Joyce Remarks at FY24 Budget Hearing for the U.S. Coast Guard​​​​​​​ (As Prepared)

Apr 19, 2023

The Subcommittee on Homeland Security will come to order.

I want to welcome everyone to our Subcommittee hearing on the U.S. Coast Guard’s 2024 Budget Request with U.S. Coast Guard Commandant, Admiral Linda Fagan.

Welcome Admiral Fagan. It’s a pleasure to see you again, and I thank you for your testimony today as we discuss the Coast Guard’s fiscal year 2024 budget request.

Whether it is enabling the flow of commerce through our maritime transportation system, interdicting migrants on the open ocean, or combatting illicit narcotic trafficking, our nation relies on the men and women of the Coast Guard.

The demands on the Coast Guard have never been greater. The Arctic, IndoPacific, and the maritime border have all presented challenges to the agency over the past year.

I look forward to hearing about your plan to confront the growing economic and foreign military activity in the Arctic, particularly as the Polar Security Cutter construction falls further behind schedule.

Foreign interests, primarily China, are increasingly using illegal, unreported, and unregulated fishing activities to steal resources and undermine the maritime rules-based order. Admiral Fagan, you have characterized I.U.U. fishing as a top maritime security threat.

With a mix of both law enforcement and military authorities, the Coast Guard is uniquely poised to address I.U.U. fishing and to prevent illegal incursions into our exclusive economic zone and those of our allies. This is proven by the increased request by the Defense Department for Coast Guard expeditionary support.

The Coast Guard’s presence in the IndoPacific allows the United States to project power far from our shores and is a vital tool of national security and diplomacy.

Moving closer to home, President Biden’s failed policies have created a crisis at our borders. All of DHS’s components have been stretched thin and the Coast Guard is no exception.

The Coast Guard is interdicting near record numbers of migrants in the Caribbean transit zone, and over the past year its vessels have been at capacity.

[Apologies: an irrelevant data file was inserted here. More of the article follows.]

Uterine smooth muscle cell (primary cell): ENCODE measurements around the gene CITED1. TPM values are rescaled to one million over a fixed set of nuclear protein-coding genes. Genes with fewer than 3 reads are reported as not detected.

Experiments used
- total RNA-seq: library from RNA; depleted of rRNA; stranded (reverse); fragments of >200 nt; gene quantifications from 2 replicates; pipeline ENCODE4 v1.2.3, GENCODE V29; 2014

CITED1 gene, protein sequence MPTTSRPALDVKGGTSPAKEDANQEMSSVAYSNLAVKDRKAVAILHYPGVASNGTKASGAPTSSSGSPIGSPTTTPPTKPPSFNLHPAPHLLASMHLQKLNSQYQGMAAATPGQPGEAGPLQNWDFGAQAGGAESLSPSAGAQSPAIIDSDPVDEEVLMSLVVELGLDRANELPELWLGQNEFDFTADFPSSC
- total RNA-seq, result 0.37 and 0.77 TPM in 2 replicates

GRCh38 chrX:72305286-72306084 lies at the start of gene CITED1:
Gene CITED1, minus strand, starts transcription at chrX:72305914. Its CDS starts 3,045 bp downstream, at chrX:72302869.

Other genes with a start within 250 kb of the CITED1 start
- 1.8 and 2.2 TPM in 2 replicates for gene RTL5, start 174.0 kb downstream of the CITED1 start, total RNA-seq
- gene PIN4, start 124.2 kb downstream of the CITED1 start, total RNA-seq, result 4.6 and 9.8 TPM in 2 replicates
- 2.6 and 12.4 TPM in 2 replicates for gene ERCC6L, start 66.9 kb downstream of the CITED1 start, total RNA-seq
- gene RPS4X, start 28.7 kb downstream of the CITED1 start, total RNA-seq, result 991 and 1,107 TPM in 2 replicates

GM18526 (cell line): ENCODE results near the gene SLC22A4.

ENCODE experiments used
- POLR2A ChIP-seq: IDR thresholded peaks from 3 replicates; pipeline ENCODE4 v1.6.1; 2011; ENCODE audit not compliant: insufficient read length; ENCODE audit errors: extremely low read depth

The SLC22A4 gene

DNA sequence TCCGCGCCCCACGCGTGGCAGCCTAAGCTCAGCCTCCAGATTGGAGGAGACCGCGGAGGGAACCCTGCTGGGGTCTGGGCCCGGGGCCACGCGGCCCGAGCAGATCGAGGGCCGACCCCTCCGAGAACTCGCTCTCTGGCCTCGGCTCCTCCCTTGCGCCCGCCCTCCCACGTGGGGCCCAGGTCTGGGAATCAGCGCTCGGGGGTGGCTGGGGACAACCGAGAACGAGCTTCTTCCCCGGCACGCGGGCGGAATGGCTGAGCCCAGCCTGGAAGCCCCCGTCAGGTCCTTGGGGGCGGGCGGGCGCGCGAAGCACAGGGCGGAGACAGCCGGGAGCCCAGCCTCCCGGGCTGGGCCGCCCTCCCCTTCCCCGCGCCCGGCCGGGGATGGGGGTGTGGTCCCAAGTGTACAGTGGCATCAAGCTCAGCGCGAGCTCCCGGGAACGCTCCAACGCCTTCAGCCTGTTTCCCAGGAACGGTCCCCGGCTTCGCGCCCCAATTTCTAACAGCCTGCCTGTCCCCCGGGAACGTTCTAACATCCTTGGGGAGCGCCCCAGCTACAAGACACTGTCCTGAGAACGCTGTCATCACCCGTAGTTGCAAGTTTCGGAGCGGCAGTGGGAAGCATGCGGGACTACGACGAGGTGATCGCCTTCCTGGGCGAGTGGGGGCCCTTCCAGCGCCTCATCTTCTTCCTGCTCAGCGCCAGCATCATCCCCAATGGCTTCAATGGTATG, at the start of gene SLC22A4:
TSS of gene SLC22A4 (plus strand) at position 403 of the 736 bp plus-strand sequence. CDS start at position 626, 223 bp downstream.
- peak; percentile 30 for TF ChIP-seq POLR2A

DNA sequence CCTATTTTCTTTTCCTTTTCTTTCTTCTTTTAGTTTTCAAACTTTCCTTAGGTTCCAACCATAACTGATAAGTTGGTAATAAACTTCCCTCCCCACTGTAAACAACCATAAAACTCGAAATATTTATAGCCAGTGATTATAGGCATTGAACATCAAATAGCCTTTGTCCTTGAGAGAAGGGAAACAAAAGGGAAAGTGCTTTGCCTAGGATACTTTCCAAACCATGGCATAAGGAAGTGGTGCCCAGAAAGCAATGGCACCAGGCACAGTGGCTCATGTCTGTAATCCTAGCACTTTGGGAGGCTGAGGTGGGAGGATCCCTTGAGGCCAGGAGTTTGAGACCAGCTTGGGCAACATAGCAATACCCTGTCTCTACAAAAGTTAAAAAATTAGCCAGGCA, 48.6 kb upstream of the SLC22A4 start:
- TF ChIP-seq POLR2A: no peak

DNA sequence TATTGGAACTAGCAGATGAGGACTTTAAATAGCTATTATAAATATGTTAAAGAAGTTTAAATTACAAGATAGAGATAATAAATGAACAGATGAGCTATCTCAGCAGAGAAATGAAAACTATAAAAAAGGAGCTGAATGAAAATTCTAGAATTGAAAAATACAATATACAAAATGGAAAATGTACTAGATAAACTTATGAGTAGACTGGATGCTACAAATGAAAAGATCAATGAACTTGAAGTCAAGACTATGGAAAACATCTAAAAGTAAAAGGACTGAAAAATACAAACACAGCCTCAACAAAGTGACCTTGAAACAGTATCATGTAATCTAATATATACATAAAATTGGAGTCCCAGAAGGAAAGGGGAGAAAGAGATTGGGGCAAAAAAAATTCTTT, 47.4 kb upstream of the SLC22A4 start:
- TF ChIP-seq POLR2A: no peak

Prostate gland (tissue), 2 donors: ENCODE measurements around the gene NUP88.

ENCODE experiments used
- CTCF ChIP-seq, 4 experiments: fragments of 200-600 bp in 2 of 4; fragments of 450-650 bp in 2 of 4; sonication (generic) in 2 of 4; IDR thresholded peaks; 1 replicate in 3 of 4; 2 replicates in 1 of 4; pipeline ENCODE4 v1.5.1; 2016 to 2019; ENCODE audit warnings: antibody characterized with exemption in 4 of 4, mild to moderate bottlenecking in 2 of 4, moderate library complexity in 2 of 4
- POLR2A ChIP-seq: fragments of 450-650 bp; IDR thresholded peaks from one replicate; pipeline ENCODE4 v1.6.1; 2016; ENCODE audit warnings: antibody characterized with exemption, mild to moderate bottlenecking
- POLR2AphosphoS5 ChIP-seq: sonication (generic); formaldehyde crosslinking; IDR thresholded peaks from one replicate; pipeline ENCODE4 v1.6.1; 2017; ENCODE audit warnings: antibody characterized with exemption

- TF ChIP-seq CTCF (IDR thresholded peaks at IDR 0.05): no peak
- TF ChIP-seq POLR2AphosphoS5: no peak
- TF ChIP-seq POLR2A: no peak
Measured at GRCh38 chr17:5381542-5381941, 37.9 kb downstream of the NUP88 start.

Just in the past few weeks, Coast Guard Cutter Campbell apprehended and repatriated nearly 500 migrants who were traveling in overcrowded and unseaworthy vessels.

This mission is difficult and dangerous for our Coast Guard men and women, and I thank them for their service, especially when you consider that Coast Guard Cutter Campbell was launched back in 1986.

Admiral Fagan, I want to hear how this budget supports addressing the crisis at our border and how you look to grow capacity to ensure that our maritime border is secure.

Unfortunately, the Coast Guard continues to struggle with major acquisition programs. As I mentioned already, the Polar Security Cutter, which was originally set to be delivered in 2025, hasn’t even begun construction.

The eleventh National Security Cutter is significantly behind schedule, and the newly awarded Waterways Commerce Cutter program is marred in legal challenges.

We need to work together to ensure that the Coast Guard appropriately manages acquisition programs and delivers the assets required to protect our shores.

Admiral, I look forward to working with you as we develop this year’s appropriations bill.

Now before I turn to our witness for her statement, I would like to recognize our Ranking Member, Mr. Cuellar, for his opening remarks.